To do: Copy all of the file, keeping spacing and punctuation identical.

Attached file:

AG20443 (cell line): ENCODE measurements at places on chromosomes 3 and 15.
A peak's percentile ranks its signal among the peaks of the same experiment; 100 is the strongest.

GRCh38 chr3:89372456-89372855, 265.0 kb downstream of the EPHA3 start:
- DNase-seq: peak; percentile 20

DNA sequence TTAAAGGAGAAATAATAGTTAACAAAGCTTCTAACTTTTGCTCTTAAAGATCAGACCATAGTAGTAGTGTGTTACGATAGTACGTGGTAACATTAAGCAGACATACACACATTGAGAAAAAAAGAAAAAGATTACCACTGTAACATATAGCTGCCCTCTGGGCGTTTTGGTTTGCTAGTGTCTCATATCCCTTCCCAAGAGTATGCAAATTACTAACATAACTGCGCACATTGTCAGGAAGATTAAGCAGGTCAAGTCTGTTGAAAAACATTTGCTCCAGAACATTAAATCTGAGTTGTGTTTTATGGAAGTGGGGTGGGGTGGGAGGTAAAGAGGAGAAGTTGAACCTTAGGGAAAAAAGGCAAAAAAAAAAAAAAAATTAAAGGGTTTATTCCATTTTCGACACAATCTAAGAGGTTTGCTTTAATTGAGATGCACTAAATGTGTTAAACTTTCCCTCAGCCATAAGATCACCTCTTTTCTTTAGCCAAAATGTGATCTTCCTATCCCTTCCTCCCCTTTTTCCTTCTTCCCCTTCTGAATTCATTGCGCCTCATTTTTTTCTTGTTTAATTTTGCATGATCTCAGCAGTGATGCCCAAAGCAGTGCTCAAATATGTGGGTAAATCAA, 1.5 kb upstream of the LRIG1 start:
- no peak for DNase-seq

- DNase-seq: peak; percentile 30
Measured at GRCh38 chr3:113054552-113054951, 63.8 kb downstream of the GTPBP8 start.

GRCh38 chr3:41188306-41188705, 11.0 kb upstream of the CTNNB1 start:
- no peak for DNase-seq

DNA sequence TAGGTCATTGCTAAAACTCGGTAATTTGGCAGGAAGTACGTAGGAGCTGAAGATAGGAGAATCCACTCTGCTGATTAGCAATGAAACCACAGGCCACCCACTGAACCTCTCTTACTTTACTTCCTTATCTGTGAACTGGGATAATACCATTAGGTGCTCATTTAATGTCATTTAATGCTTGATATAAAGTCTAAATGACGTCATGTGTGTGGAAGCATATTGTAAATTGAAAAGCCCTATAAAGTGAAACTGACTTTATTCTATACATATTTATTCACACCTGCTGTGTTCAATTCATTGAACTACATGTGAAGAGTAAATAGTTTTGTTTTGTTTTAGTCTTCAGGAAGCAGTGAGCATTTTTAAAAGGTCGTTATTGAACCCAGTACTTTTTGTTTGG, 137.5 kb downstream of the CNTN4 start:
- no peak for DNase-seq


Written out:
AG20443 (cell line): ENCODE measurements at places on chromosomes 3 and 15.
A peak's percentile ranks its signal among the peaks of the same experiment; 100 is the strongest.

GRCh38 chr3:89372456-89372855, 265.0 kb downstream of the EPHA3 start:
- DNase-seq: peak; percentile 20

DNA sequence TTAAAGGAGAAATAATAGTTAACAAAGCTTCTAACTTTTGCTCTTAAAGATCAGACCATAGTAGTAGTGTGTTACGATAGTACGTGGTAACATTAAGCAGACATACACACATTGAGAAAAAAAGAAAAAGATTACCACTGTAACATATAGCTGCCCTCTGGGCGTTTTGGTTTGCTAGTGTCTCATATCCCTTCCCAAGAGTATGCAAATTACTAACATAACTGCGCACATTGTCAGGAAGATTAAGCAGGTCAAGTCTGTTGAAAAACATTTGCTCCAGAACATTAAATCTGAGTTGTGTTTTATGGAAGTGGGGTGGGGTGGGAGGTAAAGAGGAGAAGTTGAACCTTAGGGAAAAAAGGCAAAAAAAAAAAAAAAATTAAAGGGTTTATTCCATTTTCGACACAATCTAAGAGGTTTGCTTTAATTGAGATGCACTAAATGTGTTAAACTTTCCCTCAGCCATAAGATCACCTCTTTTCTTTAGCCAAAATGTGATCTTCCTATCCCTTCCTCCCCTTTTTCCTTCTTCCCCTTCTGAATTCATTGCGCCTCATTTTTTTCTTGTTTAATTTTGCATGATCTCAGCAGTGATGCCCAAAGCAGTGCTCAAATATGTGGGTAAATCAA, 1.5 kb upstream of the LRIG1 start:
- no peak for DNase-seq

- DNase-seq: peak; percentile 30
Measured at GRCh38 chr3:113054552-113054951, 63.8 kb downstream of the GTPBP8 start.

GRCh38 chr3:41188306-41188705, 11.0 kb upstream of the CTNNB1 start:
- no peak for DNase-seq

DNA sequence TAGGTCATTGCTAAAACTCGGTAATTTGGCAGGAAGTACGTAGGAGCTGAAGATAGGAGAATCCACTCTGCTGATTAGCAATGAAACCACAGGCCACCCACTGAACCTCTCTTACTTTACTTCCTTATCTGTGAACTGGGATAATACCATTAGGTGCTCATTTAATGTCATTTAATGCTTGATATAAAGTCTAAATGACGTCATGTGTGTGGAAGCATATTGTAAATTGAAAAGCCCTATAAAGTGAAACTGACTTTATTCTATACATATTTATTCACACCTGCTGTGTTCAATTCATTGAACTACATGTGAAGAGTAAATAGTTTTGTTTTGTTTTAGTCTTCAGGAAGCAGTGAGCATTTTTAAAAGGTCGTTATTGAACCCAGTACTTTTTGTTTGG, 137.5 kb downstream of the CNTN4 start:
- no peak for DNase-seq